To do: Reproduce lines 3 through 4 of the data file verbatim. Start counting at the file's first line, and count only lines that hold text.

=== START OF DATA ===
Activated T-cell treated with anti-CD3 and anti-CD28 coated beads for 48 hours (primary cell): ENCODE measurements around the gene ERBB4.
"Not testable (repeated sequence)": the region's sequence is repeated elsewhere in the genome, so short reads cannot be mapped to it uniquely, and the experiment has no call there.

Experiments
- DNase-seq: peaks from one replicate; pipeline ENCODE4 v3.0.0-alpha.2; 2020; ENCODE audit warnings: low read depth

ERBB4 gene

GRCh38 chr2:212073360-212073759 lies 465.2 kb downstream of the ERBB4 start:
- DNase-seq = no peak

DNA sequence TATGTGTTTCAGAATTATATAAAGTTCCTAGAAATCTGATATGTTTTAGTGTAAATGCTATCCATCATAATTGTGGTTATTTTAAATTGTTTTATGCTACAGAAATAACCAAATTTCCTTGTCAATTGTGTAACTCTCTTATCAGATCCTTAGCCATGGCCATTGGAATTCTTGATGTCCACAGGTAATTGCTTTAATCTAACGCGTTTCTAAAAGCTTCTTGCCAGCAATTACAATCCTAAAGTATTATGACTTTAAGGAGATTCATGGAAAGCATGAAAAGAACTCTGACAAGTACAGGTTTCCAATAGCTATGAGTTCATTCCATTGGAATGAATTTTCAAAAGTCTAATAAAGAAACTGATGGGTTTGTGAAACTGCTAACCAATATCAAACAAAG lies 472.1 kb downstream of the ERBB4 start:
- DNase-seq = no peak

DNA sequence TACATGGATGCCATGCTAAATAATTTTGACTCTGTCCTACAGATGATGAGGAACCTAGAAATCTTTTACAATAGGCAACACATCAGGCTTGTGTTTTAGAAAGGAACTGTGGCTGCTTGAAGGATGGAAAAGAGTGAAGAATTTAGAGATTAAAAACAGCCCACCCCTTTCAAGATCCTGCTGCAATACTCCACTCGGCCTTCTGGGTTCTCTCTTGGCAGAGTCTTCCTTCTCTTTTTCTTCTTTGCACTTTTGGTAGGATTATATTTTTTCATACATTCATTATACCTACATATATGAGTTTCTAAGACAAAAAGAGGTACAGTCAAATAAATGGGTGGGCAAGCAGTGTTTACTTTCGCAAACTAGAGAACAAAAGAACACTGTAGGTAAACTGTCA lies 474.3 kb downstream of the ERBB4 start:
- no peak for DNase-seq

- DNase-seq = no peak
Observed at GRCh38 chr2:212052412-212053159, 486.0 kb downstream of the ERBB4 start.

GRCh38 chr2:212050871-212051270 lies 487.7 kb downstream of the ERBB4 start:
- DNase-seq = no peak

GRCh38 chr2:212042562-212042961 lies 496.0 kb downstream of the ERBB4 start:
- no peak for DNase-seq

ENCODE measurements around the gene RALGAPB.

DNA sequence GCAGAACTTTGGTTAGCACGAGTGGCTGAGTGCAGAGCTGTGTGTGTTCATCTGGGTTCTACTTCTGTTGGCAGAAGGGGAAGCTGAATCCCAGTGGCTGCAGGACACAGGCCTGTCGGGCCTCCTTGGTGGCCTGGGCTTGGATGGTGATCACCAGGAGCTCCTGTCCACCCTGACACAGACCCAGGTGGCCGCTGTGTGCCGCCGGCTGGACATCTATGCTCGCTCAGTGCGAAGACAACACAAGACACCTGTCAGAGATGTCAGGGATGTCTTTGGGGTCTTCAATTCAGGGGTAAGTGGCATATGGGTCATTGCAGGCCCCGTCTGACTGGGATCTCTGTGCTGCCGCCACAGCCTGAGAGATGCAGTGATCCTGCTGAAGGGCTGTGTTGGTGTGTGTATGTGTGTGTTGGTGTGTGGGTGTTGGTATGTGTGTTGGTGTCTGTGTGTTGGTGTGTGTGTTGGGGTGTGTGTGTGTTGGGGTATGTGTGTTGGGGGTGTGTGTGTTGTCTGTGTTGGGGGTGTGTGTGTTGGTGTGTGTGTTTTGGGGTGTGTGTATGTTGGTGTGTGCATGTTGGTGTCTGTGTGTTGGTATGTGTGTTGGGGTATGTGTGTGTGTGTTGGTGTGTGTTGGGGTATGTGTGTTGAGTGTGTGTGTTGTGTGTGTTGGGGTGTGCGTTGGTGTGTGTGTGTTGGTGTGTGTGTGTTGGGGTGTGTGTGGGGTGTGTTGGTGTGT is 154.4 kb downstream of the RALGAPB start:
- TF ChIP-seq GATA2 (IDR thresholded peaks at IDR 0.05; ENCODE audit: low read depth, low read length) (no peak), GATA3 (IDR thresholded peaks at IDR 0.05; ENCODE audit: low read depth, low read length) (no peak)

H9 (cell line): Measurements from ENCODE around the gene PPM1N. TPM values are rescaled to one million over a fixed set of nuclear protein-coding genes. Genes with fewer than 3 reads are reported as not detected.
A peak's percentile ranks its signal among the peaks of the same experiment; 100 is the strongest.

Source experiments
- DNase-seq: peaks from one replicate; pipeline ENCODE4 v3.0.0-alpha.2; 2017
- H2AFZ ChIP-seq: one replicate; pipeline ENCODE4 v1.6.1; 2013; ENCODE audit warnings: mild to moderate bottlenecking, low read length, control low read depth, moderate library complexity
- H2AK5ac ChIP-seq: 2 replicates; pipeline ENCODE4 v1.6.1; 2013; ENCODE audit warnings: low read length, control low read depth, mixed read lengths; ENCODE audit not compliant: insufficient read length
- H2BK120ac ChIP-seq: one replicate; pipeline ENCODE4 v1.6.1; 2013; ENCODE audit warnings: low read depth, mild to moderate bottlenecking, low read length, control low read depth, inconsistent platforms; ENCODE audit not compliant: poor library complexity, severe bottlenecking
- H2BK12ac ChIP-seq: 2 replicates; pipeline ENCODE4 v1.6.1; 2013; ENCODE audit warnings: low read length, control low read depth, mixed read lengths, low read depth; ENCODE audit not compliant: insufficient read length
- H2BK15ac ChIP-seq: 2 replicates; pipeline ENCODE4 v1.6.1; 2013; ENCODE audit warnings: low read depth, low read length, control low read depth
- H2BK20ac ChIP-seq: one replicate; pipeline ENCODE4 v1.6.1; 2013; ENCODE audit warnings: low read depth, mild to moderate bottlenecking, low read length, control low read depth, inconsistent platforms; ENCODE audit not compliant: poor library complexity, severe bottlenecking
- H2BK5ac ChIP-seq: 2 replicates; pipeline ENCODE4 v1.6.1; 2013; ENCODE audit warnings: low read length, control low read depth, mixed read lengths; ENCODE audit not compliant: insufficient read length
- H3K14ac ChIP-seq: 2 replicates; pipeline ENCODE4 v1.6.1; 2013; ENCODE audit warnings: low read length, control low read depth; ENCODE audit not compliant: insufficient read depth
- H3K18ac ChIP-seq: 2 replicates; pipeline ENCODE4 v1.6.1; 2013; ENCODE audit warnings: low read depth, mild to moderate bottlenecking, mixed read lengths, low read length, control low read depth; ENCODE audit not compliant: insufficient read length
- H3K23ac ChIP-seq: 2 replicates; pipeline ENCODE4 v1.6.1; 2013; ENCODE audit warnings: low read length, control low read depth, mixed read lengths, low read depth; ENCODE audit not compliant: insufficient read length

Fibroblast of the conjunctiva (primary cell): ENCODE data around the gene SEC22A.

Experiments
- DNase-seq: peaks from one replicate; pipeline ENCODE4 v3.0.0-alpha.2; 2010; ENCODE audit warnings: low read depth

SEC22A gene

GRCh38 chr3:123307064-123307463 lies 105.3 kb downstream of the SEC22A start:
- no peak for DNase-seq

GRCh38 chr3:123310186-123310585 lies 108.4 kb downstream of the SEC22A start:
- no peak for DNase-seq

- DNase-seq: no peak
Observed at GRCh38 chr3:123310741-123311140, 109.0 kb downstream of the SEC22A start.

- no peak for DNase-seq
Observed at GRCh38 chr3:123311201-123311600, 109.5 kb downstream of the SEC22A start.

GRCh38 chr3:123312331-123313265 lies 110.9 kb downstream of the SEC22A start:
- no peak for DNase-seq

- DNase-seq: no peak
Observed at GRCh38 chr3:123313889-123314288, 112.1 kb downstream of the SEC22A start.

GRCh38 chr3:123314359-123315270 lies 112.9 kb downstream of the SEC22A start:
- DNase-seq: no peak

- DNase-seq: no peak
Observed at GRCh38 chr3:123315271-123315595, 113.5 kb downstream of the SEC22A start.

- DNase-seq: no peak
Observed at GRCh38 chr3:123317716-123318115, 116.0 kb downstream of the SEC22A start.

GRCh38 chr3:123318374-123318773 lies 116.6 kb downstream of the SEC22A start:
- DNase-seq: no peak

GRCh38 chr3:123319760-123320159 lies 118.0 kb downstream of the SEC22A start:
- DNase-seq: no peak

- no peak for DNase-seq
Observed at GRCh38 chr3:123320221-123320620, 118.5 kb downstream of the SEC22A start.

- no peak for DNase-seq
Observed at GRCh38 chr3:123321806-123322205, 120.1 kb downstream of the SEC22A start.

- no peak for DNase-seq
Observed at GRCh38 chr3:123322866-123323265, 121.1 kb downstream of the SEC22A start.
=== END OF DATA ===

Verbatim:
Experiments
- DNase-seq: peaks from one replicate; pipeline ENCODE4 v3.0.0-alpha.2; 2020; ENCODE audit warnings: low read depth